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We Have Rain Barrels!

Buy your rain barrel here and pick it up
at the Native Plant Sale! 

This is what your rain barrel will look like.

You can pick up your purchased rain barrel on Saturday, May 2nd from 9 a.m. – 1 p.m. at the James Farm Ecological Preserve!

Barrels are available for $40 and are ready for you to install at your home!

To reserve your barrel by mail, send a $40 check to:

Center for the Inland Bays
Rain Barrel
39375 Inlet Road
Rehoboth Beach, DE 19971

We must receive your check or confirmation of your online purchase by April 30th!

Your barrel will be ready for you to pick up at the ‘Gardening for the Bays’ Native Plant Sale on Saturday, May 2th from 9 a.m. until 1 p.m. at the James Farm Ecological Preserve in Ocean View.  You must pick up your barrel at the Native Plant Sale…they will not be available after that date and no refunds can be made.

Why Rain Barrels?

Here is one of our rain barrels that was painted.

As water becomes scarcer and more expensive, and people are thinking more about how to live and garden in a more bay-friendly way, rain barrels are an old tradition that’s being revived.

Here in the Inland Bays watershed, keeping the rain water where it falls is an important strategy for reducing stormwater pollution. “We are hoping that people will capture their rainwater in rain barrels and use the water for their gardens, or better still…plant a rain garden near your rain barrel to capture water before it runs down the driveway and into the street.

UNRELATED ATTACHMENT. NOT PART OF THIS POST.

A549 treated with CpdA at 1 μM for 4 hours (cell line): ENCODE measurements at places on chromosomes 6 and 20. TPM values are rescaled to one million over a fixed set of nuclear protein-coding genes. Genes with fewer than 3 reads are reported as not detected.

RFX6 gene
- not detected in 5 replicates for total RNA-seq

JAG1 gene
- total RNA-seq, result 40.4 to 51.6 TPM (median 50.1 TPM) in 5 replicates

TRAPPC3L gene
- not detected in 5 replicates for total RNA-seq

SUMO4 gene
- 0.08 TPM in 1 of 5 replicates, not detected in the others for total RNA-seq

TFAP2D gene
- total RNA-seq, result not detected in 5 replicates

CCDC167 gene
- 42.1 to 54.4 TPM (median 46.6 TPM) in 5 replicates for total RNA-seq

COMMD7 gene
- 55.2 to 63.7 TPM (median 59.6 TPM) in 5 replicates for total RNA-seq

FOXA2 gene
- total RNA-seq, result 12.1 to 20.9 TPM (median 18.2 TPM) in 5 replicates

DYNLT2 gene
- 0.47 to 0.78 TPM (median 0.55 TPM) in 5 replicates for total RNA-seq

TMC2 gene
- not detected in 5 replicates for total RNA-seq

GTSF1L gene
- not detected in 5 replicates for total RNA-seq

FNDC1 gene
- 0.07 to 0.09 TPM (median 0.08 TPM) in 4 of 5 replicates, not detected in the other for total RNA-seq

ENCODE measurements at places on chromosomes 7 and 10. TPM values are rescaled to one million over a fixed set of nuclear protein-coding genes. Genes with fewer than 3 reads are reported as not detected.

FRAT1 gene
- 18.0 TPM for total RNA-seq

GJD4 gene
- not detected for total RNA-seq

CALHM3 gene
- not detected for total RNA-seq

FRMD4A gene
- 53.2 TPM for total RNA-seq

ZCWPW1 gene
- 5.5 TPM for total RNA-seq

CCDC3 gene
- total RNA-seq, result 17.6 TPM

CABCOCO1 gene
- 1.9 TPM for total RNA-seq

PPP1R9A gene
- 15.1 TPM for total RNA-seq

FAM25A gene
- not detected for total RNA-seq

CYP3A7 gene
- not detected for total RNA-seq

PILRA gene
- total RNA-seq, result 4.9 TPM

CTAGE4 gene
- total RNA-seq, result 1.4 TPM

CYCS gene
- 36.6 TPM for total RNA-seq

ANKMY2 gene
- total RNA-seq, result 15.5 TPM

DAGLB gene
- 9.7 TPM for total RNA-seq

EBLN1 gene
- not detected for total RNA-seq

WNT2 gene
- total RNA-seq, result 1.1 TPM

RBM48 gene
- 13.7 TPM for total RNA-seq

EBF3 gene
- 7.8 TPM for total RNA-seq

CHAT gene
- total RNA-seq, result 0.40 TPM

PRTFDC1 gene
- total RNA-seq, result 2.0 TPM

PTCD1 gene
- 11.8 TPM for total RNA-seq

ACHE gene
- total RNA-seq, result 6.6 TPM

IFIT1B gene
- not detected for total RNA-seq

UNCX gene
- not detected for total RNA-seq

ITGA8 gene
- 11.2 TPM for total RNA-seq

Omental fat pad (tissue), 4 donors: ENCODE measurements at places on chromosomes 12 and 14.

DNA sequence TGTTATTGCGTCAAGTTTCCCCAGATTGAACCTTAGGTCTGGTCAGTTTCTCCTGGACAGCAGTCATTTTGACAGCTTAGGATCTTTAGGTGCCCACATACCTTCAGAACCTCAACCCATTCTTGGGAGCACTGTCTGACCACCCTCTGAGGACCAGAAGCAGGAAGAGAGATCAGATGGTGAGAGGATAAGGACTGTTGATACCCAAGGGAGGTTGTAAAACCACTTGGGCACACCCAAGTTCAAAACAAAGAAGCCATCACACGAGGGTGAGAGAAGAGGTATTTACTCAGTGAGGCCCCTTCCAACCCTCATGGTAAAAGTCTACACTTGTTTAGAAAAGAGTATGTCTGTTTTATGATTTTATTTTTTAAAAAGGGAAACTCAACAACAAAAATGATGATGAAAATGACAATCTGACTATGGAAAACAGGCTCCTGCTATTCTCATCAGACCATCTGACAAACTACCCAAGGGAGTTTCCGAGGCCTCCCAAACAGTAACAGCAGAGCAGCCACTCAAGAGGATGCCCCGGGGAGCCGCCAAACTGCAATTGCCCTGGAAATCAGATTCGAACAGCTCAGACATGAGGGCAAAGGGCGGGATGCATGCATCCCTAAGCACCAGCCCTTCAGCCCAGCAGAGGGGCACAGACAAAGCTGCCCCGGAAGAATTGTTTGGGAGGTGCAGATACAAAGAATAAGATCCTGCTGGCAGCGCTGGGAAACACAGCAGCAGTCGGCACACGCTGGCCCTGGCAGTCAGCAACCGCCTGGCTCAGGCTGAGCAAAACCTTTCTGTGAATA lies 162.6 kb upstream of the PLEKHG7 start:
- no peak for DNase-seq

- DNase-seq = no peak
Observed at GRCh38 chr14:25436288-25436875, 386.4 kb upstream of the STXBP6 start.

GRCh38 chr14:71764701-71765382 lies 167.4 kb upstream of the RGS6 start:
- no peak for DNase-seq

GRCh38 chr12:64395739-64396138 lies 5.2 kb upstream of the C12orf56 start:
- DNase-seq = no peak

The Inland Bays, including our fishing waters and bathing beaches, are fouled when rainwater and snow melt wash over city streets, parking lots, and suburban lawns and pick up pollutants like gas and oil, salt, fertilizer, pesticides, pet waste, disease-causing organisms, sediment and trash. That’s how rain water, which is good, becomes stormwater, which is bad, and one of the biggest threats to good water quality in our bays.

According to the Center for Watershed Protection, a single house with a 1,000 square-foot roof yields 600 gallons of water from a 1-inch rainstorm, so there’s a lot of water that can be used for our gardens!